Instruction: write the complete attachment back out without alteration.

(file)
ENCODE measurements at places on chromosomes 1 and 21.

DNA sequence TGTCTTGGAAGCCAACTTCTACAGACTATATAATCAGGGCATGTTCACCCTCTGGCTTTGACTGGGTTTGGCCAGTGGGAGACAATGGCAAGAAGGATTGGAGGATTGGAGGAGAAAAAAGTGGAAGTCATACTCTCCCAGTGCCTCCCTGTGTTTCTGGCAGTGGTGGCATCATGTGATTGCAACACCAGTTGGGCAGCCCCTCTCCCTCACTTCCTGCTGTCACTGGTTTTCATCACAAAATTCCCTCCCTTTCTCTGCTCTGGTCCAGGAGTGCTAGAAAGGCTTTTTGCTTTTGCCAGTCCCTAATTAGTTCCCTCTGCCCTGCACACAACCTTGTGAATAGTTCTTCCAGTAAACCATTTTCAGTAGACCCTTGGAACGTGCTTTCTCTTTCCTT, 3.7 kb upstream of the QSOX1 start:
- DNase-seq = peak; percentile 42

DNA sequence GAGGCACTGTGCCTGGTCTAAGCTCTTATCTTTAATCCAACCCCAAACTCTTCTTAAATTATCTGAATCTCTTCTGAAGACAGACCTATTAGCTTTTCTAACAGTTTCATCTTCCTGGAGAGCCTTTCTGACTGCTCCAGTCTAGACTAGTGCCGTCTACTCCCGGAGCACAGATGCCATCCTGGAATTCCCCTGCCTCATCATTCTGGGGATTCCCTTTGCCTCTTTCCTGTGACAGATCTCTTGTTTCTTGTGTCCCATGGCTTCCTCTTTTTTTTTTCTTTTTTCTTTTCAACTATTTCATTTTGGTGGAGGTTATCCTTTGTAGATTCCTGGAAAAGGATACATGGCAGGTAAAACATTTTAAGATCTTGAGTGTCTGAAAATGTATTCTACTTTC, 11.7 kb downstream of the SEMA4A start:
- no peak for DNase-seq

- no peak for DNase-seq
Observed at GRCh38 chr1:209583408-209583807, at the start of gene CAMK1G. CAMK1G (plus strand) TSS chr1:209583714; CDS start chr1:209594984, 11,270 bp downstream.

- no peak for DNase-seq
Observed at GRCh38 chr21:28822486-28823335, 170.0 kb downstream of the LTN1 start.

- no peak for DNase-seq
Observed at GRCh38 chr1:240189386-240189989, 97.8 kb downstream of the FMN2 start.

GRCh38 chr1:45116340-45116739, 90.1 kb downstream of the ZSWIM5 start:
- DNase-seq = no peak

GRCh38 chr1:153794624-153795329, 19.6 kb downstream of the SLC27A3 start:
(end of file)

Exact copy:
ENCODE measurements at places on chromosomes 1 and 21.

DNA sequence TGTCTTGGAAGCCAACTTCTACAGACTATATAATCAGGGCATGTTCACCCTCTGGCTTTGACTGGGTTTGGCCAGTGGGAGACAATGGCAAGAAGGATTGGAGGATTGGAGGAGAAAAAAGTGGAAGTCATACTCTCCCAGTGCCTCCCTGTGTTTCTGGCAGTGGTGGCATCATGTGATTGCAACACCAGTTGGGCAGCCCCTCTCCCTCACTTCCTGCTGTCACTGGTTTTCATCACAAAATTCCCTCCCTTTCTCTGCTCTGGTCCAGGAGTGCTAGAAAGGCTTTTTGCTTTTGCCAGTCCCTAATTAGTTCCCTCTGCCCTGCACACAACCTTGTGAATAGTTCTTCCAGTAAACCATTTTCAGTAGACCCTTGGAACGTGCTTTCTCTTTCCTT, 3.7 kb upstream of the QSOX1 start:
- DNase-seq = peak; percentile 42

DNA sequence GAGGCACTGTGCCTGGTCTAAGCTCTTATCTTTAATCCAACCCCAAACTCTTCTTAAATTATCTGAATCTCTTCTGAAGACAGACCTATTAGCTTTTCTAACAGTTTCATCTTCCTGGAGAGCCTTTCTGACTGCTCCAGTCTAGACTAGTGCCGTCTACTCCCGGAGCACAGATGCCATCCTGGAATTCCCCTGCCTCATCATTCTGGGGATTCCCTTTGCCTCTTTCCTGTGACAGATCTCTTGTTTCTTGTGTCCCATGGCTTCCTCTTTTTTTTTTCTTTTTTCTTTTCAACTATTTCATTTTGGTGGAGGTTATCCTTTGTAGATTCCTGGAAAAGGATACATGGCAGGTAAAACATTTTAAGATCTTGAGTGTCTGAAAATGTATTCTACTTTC, 11.7 kb downstream of the SEMA4A start:
- no peak for DNase-seq

- no peak for DNase-seq
Observed at GRCh38 chr1:209583408-209583807, at the start of gene CAMK1G. CAMK1G (plus strand) TSS chr1:209583714; CDS start chr1:209594984, 11,270 bp downstream.

- no peak for DNase-seq
Observed at GRCh38 chr21:28822486-28823335, 170.0 kb downstream of the LTN1 start.

- no peak for DNase-seq
Observed at GRCh38 chr1:240189386-240189989, 97.8 kb downstream of the FMN2 start.

GRCh38 chr1:45116340-45116739, 90.1 kb downstream of the ZSWIM5 start:
- DNase-seq = no peak

GRCh38 chr1:153794624-153795329, 19.6 kb downstream of the SLC27A3 start: